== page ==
Boris Johnson’s clown makeup slips off his face. What’s underneath the jolly ho-ho haystack is the same hard-right I-deserve-it just-world-fallacy you get everywhere else. People who are clever get everything they deserve; people who aren’t clever get everything they deserve; everything’s all right, because we need to have something to strive for, otherwise we’d all be happy with less.
It’s convenient, isn’t it, that the world should only reward those of us who try very hard and who are very clever, and punish those of us who don’t try or aren’t very clever. That there’s no point in thinking about anything like equality, because those of us at the top are there through our own graft, and those of us at the bottom are there because we simply don’t deserve anything more. Everyone finds the level where they belong. Everything is working perfectly fine. We need inequality to give people something to fight for.
It’s not just people born into a world of comfort, money and privilege who think it, of course, though it rather nicely rewards them for having had nothing to do with where they ended up. It gives a solid pat on the back to those who haven’t had to work at all to get where they are. It tells them that while it might seem from the outside that they didn’t do anything to attain their achievements, actually it was all down to their supreme cleverness. Don’t feel ashamed of getting that job – it wasn’t anything to do with the tie and crest from your school, or who your father knew or owed a favour to; it was all because you are so brilliant. You deserve it. Relax.
People who have experienced some kind of social mobility might be inclined to agree with Boris as well. After all, they have moved. It couldn’t be due to some kind of random chance, could it, or some set of circumstances that led them to find achievements where their peers couldn’t. No. It must be because they shone out like brilliant stars and their cleverness and guile took them to the top. That’s what it must be. If they can do it, why can’t everyone? The others who aren’t so privileged should just get off their sorry backsides and do some proper work, like what I did: I’m here because I did the right things and I’m getting my reward. You’re down there because you didn’t.
But the appeal of this message isn’t just for those of us who are fortunate enough to be in a position where we don’t have to worry about where the next meal is coming from or whether we’ve got enough money to heat the house this winter. There’s also an attractiveness in thinking that the world is just – that people do get what they deserve, on the whole – even when the evidence around us doesn’t seem to confirm it.
If you look around you, and see people who have tried so very hard, but failed, and see other people who have just turned up and succeeded immensely, that is a bit disheartening. The world can’t be like that, can it? We want to see the world as the kind of place where you can make a difference, where you are encouraged to do the right things and where if you do the right things you will get along – and where if you lie and cheat and steal and trample over others you’ll get punished.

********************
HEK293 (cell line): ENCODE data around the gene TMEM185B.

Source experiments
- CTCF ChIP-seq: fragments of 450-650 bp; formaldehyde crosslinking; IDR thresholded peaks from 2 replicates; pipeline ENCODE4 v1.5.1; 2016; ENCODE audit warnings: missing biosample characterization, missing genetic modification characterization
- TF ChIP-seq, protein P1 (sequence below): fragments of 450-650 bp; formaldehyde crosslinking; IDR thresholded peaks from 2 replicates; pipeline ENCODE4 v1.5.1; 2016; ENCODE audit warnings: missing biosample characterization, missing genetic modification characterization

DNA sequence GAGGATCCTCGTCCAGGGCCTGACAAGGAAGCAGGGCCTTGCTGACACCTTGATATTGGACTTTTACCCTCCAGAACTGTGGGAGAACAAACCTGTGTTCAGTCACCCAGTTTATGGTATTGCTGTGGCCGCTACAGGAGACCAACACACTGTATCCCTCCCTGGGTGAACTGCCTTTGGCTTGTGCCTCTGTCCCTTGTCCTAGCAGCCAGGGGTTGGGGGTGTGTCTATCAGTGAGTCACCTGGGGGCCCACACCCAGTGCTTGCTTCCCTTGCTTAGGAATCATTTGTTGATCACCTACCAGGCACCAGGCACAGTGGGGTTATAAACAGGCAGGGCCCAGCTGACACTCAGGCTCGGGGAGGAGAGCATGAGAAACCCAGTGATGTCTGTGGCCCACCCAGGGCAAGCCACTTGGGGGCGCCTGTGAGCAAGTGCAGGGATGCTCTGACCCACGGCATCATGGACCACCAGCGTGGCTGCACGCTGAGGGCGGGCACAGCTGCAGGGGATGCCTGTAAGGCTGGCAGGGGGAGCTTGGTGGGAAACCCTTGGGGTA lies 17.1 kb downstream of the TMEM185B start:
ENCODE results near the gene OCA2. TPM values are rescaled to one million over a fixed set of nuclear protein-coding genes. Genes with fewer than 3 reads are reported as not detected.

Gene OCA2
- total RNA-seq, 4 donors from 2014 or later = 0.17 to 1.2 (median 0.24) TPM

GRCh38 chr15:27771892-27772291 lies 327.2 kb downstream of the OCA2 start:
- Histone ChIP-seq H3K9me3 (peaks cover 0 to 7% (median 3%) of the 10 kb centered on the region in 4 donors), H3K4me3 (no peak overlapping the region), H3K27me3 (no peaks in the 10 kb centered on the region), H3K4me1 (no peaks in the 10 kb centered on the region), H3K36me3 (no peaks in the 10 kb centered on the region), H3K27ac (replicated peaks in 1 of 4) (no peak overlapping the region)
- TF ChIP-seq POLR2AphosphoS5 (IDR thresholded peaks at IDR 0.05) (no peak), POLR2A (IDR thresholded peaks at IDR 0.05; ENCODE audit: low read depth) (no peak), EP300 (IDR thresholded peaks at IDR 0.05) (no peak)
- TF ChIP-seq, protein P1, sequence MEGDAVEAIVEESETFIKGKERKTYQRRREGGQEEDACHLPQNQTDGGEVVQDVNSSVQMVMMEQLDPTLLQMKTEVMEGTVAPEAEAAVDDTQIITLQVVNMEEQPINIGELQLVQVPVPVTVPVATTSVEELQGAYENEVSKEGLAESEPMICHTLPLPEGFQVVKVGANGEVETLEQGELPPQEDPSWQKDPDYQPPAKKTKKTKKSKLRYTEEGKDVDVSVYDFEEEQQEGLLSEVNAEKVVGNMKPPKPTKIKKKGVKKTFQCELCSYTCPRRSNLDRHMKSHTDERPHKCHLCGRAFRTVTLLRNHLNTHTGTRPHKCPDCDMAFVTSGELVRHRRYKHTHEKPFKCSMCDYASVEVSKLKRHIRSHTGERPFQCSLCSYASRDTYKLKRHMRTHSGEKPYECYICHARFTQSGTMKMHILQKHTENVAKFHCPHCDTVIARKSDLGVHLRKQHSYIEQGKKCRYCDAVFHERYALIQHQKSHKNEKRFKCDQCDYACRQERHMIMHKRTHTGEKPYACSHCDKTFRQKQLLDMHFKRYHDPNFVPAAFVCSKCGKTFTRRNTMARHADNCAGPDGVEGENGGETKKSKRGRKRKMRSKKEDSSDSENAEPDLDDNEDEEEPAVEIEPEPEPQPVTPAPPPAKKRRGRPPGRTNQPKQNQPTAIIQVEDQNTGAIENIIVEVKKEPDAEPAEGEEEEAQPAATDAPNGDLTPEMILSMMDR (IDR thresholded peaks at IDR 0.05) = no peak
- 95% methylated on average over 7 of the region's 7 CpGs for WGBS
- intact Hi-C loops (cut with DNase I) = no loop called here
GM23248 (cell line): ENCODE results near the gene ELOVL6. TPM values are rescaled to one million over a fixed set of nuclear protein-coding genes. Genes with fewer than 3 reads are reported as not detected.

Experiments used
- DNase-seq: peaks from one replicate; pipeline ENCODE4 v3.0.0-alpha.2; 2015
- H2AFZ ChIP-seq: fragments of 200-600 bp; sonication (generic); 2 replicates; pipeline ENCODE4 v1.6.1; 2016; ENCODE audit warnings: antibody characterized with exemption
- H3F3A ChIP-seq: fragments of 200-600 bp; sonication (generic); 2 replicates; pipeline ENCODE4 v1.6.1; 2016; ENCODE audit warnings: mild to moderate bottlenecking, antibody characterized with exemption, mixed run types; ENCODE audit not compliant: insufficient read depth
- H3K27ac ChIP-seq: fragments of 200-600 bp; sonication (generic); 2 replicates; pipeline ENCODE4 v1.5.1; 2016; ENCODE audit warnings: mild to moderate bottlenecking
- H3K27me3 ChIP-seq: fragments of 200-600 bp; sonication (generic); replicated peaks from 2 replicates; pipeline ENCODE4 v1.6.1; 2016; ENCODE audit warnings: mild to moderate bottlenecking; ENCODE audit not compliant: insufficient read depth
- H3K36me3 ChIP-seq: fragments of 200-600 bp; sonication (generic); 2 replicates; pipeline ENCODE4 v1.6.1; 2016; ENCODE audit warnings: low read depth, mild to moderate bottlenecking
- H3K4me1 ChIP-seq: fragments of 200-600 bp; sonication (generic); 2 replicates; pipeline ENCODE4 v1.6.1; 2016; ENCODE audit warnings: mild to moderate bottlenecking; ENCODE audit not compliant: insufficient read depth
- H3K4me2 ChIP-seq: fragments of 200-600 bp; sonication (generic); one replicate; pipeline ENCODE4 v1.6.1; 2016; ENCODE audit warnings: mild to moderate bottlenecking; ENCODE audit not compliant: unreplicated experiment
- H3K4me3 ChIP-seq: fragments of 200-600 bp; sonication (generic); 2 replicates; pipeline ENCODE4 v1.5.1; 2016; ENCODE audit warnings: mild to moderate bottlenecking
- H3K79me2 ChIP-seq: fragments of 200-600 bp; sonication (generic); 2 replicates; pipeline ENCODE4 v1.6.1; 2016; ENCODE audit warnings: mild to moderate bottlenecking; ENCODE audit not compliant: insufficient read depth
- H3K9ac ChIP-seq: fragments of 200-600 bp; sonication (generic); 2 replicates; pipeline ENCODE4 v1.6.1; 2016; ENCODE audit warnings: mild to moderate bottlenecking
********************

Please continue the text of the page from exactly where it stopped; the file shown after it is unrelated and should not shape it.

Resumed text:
The alternative would be a world in which politicians would be drawn through the same narrow funnel, from private schools through Oxbridge and PPE/PPS to interning in some government department (for no pay, of course, since you can afford it, which helps weed out those who actually need some money), who run the country in the interests not of voters but of those huge corporations, and conveniently end up on the boards of those corporations.
If that were the case, you’d need to back up this level of unfairness with a lot of persuasion. But that would be easy enough, given that the loudest voices in the media would come from giant corporations in whose interest you decide policy, staffed by people from the same private school/Oxbridge background as you, who understand that, look, this is simply the way things are, and there’s no point in trying to rock the boat, since we’re all doing so well out of it.
Even the state broadcaster could be co-opted into providing a safe mouthpiece for your unchallenged views, running dozens of daily documentaries about benefit scroungers and people cheating the system to give the impression that the problem lies with those right at the bottom, never those at the top. All the while you could constantly lambast it for being a Trotskyite enemy, despite the laughable lack of evidence.
And if all that were the case, people would have to buy into the narrative that you were trying your best. You’d need to bring out the jester – maybe give him a funny haircut to make him more of a clown, and make him say vaguely amusing things in a comedy voice to make people think he’s a figure of fun. Every now and then the mask would slip, but you’d soon paper over the cracks by making him wear an ill-fitting suit or bumble around on television, and everything would be all right again. Look at him! He’s funny! We really must get him running one of the biggest cities in the world! Maybe he could be Prime Minister one day!
That all sounds too far fetched, doesn’t it? It’s probably easier to accept that the reality is that rich people deserve to be where they are, because they earned it. It gives you hope that if you’re a good citizen, if you do the right things in the right order, you might get the four cherries on the fruit machine and end up winning as well. Everyone has the same chance, it’s just that you came along at the right time.
That must be it. It must be fair. If it wasn’t fair, what would that make it? And what could I do about it?